This week is Nurse’s week. It is always celebrated around the May 12 birthday of Florence Nightingale, the founder of modern nursing. Ms Nightingale would have been a remarkable person in any epoch, but the fact is she grew up in an age when females were rarely educated in anything other than domestic arts: needlework, arranging flowers, and genteel conversation. Fortunately for the world, her father believed girls should know as much as men, and taught all his daughters himself.
Although a brilliant organizer and nurse, Florence also excelled in mathmathics. She initiated the pie charts we see today, so that the men she dealt with could comprehend her medical stats. Thanks in large part to this remarkable woman, nursing is today a respected profession, and a trusted one. In the beginning, nurses came from the lowest strata of society, had little or no training, and were often outcasts. Only these women would venture into the slumpots of England or the battlefields of war to tend the sick and wounded. Certainly no ladies of culture would deign to actually, gasp, touch the great unwashed of society. Today, nursing is a profession even a debutante would not disdain.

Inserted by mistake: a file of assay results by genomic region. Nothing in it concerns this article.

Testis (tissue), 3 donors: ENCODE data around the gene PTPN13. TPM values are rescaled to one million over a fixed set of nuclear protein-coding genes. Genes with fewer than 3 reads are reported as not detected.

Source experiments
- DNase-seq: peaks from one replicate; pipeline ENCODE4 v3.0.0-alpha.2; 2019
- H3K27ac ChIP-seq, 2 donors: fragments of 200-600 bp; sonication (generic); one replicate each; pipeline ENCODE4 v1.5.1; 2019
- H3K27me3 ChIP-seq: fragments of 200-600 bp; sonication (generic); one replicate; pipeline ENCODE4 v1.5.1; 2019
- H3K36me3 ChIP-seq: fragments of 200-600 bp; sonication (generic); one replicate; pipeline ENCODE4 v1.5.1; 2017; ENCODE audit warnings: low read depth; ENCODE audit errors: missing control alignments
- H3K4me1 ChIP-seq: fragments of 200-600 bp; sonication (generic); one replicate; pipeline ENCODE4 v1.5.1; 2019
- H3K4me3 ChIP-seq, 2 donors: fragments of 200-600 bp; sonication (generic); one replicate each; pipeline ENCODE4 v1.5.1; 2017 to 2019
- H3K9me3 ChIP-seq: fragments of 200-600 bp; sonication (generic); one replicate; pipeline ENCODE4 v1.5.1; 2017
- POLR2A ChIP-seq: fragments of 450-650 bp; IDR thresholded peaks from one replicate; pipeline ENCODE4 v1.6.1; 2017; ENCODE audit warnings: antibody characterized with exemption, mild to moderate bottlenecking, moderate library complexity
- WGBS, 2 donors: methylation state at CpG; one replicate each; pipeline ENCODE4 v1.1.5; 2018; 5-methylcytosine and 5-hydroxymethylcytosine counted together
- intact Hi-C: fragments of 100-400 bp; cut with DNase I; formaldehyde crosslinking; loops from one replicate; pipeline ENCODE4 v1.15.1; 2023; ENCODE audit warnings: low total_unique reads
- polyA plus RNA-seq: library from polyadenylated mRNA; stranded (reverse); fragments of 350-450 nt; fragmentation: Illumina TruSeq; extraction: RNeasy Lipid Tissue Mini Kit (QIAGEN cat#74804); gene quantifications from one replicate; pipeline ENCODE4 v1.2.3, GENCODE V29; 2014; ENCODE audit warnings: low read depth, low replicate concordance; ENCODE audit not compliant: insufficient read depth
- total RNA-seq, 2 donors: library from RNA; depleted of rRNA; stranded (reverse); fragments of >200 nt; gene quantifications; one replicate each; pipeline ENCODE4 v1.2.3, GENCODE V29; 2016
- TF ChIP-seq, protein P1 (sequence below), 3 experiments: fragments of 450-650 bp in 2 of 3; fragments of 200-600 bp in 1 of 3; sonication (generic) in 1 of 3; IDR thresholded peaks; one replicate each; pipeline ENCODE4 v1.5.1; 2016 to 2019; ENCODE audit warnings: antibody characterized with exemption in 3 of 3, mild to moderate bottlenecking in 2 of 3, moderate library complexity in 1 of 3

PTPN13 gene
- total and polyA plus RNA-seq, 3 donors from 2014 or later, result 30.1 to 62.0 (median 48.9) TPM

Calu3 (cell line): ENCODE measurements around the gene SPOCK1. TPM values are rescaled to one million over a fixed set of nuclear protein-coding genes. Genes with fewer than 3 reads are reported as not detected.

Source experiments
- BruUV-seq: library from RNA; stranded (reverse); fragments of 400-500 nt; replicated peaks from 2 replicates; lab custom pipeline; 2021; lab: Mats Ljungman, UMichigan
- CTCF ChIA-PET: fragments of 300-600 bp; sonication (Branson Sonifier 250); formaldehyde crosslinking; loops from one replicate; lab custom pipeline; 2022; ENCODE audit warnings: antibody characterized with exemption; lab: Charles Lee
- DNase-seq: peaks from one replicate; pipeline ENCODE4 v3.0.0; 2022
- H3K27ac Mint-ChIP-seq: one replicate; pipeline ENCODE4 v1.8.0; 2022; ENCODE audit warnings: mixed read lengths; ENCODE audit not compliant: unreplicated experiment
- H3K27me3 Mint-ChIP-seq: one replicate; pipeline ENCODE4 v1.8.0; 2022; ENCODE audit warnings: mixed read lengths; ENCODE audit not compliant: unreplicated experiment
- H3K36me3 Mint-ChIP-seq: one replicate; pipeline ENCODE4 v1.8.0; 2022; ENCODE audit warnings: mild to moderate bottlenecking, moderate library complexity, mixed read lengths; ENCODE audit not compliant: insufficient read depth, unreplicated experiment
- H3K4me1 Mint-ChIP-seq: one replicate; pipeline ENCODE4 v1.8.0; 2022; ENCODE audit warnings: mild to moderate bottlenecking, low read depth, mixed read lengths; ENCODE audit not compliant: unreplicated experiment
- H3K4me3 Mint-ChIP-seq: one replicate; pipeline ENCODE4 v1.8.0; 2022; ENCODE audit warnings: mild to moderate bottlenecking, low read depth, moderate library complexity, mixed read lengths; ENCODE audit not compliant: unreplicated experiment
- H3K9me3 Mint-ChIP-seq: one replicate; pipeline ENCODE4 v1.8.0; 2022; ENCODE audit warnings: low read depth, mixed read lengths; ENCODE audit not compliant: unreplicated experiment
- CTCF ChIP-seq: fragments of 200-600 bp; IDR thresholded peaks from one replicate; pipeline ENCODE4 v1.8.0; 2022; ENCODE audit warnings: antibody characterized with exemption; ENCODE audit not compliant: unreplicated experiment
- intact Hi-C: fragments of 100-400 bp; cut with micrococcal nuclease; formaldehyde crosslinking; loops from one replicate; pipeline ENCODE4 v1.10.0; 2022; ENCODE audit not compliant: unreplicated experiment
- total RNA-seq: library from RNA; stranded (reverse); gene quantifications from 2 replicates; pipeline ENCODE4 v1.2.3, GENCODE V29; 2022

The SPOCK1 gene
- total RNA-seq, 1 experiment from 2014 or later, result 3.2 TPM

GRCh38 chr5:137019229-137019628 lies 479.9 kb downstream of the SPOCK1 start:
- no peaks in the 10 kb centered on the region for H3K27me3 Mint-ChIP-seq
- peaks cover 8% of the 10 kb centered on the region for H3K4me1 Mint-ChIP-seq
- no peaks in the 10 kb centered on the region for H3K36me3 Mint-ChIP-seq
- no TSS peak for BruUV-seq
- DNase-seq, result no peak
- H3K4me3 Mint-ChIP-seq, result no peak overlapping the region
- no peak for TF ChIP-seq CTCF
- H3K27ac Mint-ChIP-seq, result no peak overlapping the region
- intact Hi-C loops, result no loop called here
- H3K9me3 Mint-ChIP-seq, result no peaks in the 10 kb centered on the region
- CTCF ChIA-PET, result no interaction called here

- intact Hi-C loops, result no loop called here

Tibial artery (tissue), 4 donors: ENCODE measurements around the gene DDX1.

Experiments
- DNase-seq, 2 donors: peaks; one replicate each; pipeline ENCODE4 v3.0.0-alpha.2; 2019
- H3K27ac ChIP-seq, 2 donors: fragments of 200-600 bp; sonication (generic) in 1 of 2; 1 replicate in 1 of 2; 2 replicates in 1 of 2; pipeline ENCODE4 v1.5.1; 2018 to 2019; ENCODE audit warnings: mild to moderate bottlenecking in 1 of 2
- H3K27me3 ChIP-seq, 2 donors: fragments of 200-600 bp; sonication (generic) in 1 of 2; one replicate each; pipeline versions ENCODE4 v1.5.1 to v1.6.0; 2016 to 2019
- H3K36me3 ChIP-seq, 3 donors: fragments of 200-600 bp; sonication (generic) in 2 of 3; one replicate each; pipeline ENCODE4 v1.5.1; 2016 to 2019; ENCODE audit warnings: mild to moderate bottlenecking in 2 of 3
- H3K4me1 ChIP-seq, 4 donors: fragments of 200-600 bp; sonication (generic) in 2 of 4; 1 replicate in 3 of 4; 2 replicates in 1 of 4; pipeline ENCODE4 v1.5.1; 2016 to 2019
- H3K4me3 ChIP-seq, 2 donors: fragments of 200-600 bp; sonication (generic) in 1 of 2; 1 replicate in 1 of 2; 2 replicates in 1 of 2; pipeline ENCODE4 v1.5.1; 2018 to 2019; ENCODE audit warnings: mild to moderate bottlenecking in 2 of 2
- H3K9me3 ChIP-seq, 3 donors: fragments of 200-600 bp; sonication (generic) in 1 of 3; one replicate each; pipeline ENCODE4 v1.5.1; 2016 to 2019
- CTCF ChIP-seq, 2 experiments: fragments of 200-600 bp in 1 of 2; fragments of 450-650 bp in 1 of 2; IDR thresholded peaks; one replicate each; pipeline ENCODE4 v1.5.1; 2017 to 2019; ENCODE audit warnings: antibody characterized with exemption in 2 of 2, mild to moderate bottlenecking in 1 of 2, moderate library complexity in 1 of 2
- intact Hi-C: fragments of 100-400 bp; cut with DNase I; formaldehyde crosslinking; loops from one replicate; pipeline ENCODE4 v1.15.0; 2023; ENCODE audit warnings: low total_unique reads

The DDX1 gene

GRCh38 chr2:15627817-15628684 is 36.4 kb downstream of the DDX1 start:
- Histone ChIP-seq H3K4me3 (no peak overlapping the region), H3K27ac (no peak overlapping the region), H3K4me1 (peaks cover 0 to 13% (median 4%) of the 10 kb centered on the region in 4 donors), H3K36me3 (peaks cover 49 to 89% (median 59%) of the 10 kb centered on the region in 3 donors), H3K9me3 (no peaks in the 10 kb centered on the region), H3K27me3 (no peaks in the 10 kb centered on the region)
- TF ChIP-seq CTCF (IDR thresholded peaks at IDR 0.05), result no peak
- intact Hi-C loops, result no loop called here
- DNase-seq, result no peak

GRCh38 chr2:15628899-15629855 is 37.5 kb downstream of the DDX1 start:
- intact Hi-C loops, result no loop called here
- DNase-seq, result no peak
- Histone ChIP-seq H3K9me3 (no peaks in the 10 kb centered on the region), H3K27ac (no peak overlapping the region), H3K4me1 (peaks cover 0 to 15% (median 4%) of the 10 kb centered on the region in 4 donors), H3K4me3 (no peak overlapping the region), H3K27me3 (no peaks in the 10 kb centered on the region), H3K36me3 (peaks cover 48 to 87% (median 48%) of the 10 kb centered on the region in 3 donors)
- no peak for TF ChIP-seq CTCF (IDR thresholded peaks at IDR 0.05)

I’m proud to be a nurse. At the same time, I’m humbled to be one. If my patients have considered my skills a gift to them, I have long known that being a nurse is God’s gift to me. It has given back much more than I ever dreamed. Besides the ability to support my family, being a nurse has made me feel useful, needed, and valuable. At times, I’ve even had the privilege of making a difference in someone’s life. Supreme joy!
Nurses have a saying–“nurses make the worst patients”. Let me say this about that. If we, who are, or were once nurses, fight your kind ministrations of mercy when we need you, forgive us, please. We were used to giving care, not needing it. In the line of duty, we got used to neglecting sleep, food, and bathroom breaks, pushing through the pain of our aching joints, and working crazy hours. So when we find ourselves on the other side of the bed, being cared for instead of doing the caring, we may not handle it with a lot of grace.
So before advancing age puts me in the bed, I want to say this to nurses everywhere, and very particularly to my friends who are nurses–you know who you are. Whether you work in a hospital, out in the community, or simply tend to your family’s nursing needs, you are invaluable, irreplaceable, and loved.
I salute you.